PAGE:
Featured entries from our Journal

Details Are Part of Our Difference

Podcast Episode – Meir Statman

With the Recent Events in Ukraine, Should I Make Changes to My Portfolio?

Embracing the Evidence at Anheuser-Busch – Mid 1980s

529 Best Practices

Category: Planning

Roth Conversion Perfect Storm

As of today, general equity markets are ~10-20% off their peak, tax rates are relatively low, and there are record amounts of cash on the sideline. This combination of variables presents an excellent opportunity for a strategy known as a Roth Conversion. A Roth Conversion is the process by which you take money in a pre-tax account (e.g. traditional IRA) and convert it to an after-tax account (e.g. Roth IRA). The potential benefits of such a change include:

  • Tax-free growth inside the Roth IRA
  • Tax-free distributions from the Roth IRA
  • Avoiding required minimum distributions until you (or possibly you and your spouse) pass away
  • Lower estate taxes
  • Lower surcharges on Medicare premiums

For more information on Roth conversions, see the paper we created to provide more detail on this strategy, as well as the pros and cons of Roth conversions.

While this all sounds great, and it is, to receive these benefits, you have to pay ordinary income taxes at the time of conversion. This is a strategy worth considering if you are in a relatively low tax bracket because you recently retired and haven’t yet started receiving your Social Security or taking required minimum distributions. Even if you are in a higher tax bracket, it could still make sense because we could implement other tax strategies simultaneously. If you’d like to know the specifics around this strategy or any different ways we help clients maximize their long-term odds of success, we’d be happy to talk with you.

Hill Investment Group is a registered investment adviser.  This information is educational and does not intend to make an offer for the sale of any specific securities, investments, or strategies.  Investments involve risk and, past performance is not indicative of future performance.  Consult with a qualified financial adviser before implementing any investment strategy.

The Big Picture: Integrating all of your Assets at Hill

 

Integrating Your 401(k) into your Financial Plan

To have the best and most accurate picture of your financial situation, you must look at every asset (and liability). Did you know that you can integrate your 401(k), 403(b), 457, HSA, and variable annuity accounts into your overall plan? And get help managing the investments directly?

We have a new state-of-the-art system that allows for safe and compliant HIG advisor access to all of your accounts – taking the hassle, fiduciary responsibility, and management risk off your plate.

What does this mean for me?

  • HIG taking fiduciary responsibility – upon setup, HIG takes on immediate responsibility for managing these assets.
  • Combatting volatility with timely trading and rebalancing – ensuring your allocation is in line with your plan, no matter what’s happening in the markets.
  • Investing in the right funds for you – full review of the cost and quality of available funds immediately upon setup, repeated quarterly.
  • Tax efficiency through asset location – maximizing the value of these vehicles as an important part of your portfolio.
  • Cost – the cost for this service is determined according to your regular fee schedule. See more details here.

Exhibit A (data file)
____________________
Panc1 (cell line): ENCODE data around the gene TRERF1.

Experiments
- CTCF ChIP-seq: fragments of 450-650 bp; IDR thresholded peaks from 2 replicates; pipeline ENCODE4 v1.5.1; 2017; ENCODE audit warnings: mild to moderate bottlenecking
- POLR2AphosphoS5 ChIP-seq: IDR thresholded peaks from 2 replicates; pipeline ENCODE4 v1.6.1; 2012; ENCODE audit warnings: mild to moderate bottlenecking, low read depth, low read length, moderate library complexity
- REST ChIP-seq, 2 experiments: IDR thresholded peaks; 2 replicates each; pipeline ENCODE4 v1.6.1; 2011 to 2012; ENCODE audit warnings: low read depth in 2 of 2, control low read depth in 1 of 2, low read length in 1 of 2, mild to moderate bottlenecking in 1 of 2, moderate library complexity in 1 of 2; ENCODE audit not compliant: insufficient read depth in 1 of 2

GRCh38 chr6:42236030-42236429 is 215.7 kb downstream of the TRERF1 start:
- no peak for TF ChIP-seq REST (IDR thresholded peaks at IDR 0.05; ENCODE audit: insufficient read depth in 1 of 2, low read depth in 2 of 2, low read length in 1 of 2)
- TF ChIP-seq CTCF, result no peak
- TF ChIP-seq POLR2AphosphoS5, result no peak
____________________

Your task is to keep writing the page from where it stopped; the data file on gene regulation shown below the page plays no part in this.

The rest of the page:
Why it matters

These accounts shouldn’t be an orphaned part of your financial picture. Let us coach you more effectively and get the peace of mind knowing ALL of your assets are taken care of, no matter what.

Ready to set up your access to this service?

Schedule a call with me here. Setup takes no more than 15 minutes.

The Defining Decade

 

As HIG’s “client concierge,” I’m often asked about what books I would recommend for younger investors or those new to investing. Two obvious ones have been written about here before: The Psychology of Money by Morgan Housel and Odds On by Matt Hall.

As a concierge, though, after answering the question initially asked, I like to add to an important question that may not have been asked. In this case, “What book would you recommend to my 20-something (child, grandchild, niece, nephew, godchild, etc.) about life and career?” The title that tops my short list is unequivocally, The Defining Decade: Why your twenties matter and how to make the most of them now, by Meg Jay, Ph. D.

While the clear and direct audience is the 20-something, parents, grandparents, and others can also benefit from reading the title. Meg Jay provides an outstanding framework to hold productive conversations with anyone, especially twenty-somethings, based on her years as a clinical psychologist specializing in adult development. Not surprisingly, for our regular readers, Dr. Jay brings plenty of data and evidence along with her anecdotes. 

As a parent of three kids in their twenties, I thought it was a great time to revisit this title myself. Fortunately, my wife, Jeana,  encouraged our kids to read the book while in high school or college. As all three embark on new careers or career changes, I’m forever grateful to her for discovering this title years ago. Notably, an “updated” 2021 edition provides additional data and evidence since the 2012 original publication. 

If you would like to receive a complimentary copy of the book or discuss the topic further, call me at 855-414-5500.

Featured entries from our Journal

Details Are Part of Our Difference

Podcast Episode – Meir Statman

With the Recent Events in Ukraine, Should I Make Changes to My Portfolio?

Embracing the Evidence at Anheuser-Busch – Mid 1980s

529 Best Practices

Hill Investment Group